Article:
Uppsala University, Disciplinary Domain of Medicine and Pharmacy, Faculty of Medicine, Department of Neuroscience, Rehabilitation Medicine. Karolinska Inst, Dept Neurobiol Care Sci & Soc, Div Occupat Therapy, Huddinge, Sweden.
    Guidetti, Susanne
    Karolinska Inst, Dept Neurobiol Care Sci & Soc, Div Occupat Therapy, Huddinge, Sweden.
    Tham, Kerstin
    Karolinska Inst, Dept Neurobiol Care Sci & Soc, Div Occupat Therapy, Huddinge, Sweden;Malmo Univ, Fac Hlth & Soc, Malmo, Sweden.
    von Koch, Lena
    Karolinska Inst, Dept Neurobiol Care Sci & Soc, Div Occupat Therapy, Huddinge, Sweden;Karolinska Univ Hosp, Theme Neuro, Stockholm, Sweden.
    Resource use of healthcare services 1 year after stroke: a secondary analysis of a cluster-randomised controlled trial of a client-centred activities of daily living intervention2018In: BMJ Open, ISSN 2044-6055, E-ISSN 2044-6055, Vol. 8, no 8, article id e022222Article in journal (Refereed)
    Abstract [en]

    Objective: The objective of the study was to compare the total use of healthcare services in the course of the first year after a stroke between participants who, after the acute care, had received occupational therapy as a client-centred activities of daily living (ADL) intervention (CADL) and participants who had received usual ADL intervention (UADL).

    Design: A secondary analysis of a multicentre cluster-randomised controlled trial (RCT).

    Setting: Primary and secondary care in Sweden.

    Participants: Participants were included if they: (1) had received CADL or UADL in the RCT, either as inpatients in geriatric rehabilitation units or in their own homes, and (2) data could be retrieved about their use of healthcare services provided by the county council from computerised registers.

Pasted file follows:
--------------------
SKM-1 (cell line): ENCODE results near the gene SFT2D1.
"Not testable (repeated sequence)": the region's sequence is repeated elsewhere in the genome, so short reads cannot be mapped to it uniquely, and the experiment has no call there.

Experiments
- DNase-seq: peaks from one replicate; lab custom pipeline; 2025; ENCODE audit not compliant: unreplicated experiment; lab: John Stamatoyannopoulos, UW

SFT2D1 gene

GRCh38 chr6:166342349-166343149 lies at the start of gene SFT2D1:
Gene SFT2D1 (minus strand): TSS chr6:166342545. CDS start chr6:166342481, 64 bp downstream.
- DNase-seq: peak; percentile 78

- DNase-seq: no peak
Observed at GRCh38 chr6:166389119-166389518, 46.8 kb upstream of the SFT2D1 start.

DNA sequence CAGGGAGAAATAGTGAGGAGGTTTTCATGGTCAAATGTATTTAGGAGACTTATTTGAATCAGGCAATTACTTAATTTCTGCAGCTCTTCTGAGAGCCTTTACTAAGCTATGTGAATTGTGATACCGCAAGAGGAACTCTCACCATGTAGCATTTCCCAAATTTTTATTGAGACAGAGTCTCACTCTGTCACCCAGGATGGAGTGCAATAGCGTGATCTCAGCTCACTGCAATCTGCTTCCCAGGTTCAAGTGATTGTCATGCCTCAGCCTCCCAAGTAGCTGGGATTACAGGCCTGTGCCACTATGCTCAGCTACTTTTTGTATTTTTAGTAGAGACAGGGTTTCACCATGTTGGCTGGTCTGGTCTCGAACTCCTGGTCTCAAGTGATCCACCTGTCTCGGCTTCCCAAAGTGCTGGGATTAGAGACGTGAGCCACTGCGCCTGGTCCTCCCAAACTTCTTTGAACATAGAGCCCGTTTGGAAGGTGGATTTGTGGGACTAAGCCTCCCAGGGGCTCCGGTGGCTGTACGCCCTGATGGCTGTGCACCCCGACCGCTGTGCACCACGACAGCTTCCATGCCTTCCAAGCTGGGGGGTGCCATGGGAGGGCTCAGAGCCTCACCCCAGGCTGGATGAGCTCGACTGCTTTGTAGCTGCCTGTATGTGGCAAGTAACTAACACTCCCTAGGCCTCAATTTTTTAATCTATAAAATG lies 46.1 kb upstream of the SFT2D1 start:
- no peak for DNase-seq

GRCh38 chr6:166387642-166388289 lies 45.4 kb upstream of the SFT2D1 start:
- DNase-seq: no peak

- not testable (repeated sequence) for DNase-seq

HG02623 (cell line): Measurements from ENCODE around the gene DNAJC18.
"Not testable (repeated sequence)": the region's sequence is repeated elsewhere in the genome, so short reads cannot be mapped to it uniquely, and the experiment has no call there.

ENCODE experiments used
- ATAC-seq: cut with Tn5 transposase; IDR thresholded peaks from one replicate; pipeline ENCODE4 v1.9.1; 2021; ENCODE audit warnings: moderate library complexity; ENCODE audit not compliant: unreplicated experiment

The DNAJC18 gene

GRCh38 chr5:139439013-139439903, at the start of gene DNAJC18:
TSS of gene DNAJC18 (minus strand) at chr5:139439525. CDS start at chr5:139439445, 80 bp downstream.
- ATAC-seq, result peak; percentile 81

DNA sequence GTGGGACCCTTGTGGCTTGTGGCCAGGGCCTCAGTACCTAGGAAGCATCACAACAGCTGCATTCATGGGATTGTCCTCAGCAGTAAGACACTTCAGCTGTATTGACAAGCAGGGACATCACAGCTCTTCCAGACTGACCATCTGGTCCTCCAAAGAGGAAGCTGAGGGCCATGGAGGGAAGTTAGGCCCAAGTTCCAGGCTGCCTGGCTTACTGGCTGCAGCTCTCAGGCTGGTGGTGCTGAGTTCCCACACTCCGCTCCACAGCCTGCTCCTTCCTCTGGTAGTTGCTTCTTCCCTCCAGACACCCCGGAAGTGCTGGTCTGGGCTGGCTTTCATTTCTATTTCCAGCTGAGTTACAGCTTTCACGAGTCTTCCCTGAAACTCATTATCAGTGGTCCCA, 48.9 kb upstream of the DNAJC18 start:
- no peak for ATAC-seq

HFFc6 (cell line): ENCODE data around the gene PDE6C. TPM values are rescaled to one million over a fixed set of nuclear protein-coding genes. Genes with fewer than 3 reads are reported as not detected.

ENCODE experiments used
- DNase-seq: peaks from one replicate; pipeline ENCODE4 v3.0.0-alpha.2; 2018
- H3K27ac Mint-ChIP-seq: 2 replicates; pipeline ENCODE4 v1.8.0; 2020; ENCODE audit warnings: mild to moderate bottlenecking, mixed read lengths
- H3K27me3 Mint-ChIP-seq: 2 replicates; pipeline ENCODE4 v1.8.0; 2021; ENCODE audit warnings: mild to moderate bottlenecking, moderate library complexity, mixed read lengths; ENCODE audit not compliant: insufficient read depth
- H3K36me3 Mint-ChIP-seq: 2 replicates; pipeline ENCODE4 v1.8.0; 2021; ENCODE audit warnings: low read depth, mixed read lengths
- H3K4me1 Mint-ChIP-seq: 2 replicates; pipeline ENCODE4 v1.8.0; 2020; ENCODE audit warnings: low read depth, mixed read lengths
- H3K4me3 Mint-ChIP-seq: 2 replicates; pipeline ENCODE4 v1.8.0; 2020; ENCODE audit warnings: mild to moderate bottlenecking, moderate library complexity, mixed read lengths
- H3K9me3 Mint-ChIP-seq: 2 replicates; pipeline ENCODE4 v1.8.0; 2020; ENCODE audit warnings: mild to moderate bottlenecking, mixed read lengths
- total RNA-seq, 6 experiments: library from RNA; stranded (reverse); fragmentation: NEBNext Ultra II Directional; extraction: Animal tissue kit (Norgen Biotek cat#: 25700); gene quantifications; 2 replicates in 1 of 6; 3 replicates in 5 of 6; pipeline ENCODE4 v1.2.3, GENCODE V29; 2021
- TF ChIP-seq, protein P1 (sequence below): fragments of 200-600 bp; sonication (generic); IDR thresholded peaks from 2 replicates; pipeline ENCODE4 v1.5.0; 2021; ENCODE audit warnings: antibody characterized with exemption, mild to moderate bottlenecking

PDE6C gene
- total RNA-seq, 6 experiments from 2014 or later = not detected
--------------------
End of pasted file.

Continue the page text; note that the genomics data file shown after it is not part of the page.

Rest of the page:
Interventions: CADL or UADL.

    Outcome measures: Inpatient and outpatient healthcare in the course of the first year after stroke.

    Results: Participants from 7 of the 16 units included in the RCT met the criteria. Participants in the CADL group (n=26) who received geriatric inpatient rehabilitation had a shorter length of hospital stay (p=0.03) than participants in the UADL group (n=46), and the CADL group with home rehabilitation (n=13) had fewer outpatient contacts (p=0.01) compared with the UADL group (n=25). Multiple regression analyses showed that in four of the models, a higher age was associated with a lower use of healthcare services. The use of healthcare services was also associated (some of the models) with dependence in ADL, stroke severity and type of rehabilitation received, CADL or UADL.

    Conclusions: The provision of client-centred occupational therapy after stroke did not appear to increase the use of healthcare services during the first year after stroke. Trial registration number NCT01417585.

  • 34.
    Wandin, Helena
    Uppsala University, Disciplinary Domain of Medicine and Pharmacy, Faculty of Medicine, Department of Public Health and Caring Sciences, Research in Disability and Habilitation. Swedish Natl Ctr Rett Syndrome & Related Disorde, Reg Jamtland Harjedalen, Ostersund, Sweden.
    Gaze-Based Assistive Technology: Usefulness in Clinical Assessments2017In: Harnessing the Power of Technology to Improve Lives / [ed] Peter Cudd, Luce de Witte, IOS Press, 2017, Vol. 242, p. 1113-1118Conference paper (Refereed)
    Abstract [en]

    Gaze-based assistive technology was used in informal clinical assessments. Excerpts of medical journals were analyzed by directed content analysis using a model of communicative competence. The results of this pilot study indicate that gaze-based assistive technology is a useful tool in communication assessments that can generate clinically relevant information.

  • 35.
    Zander, Viktoria
    et al.
    Uppsala University, Disciplinary Domain of Medicine and Pharmacy, Medicinska och farmaceutiska vetenskapsområdet, centrumbildningar mm, Centrum för klinisk forskning i Sörmland (CKFD). Karolinska Univ Hosp Solna, Dept Womens & Childrens Hlth, Karolinska Inst, S-17176 Stockholm, Sweden..